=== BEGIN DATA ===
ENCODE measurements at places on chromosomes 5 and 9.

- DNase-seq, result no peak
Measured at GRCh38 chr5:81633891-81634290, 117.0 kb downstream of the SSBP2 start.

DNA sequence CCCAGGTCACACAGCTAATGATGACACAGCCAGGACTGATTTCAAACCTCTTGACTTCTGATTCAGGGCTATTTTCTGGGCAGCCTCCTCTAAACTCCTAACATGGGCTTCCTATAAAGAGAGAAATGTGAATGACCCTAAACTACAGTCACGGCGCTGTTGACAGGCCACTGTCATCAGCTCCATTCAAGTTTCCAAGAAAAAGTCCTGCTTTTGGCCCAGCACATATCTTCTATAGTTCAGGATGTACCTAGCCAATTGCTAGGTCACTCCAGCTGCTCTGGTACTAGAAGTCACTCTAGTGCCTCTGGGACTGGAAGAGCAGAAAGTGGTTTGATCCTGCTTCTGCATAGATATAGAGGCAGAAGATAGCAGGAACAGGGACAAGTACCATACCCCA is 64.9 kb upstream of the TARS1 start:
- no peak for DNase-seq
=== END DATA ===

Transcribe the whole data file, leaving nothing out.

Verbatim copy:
ENCODE measurements at places on chromosomes 5 and 9.

- DNase-seq, result no peak
Measured at GRCh38 chr5:81633891-81634290, 117.0 kb downstream of the SSBP2 start.

DNA sequence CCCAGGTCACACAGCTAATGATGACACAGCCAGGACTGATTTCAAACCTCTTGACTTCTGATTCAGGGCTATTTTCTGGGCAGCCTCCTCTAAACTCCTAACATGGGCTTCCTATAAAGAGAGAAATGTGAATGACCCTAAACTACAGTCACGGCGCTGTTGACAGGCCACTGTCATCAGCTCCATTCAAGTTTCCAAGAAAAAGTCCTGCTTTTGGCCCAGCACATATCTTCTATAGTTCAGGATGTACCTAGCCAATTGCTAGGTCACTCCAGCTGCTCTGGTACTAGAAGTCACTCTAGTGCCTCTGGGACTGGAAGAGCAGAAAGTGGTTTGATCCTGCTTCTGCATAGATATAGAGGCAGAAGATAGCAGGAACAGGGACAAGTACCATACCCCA is 64.9 kb upstream of the TARS1 start:
- no peak for DNase-seq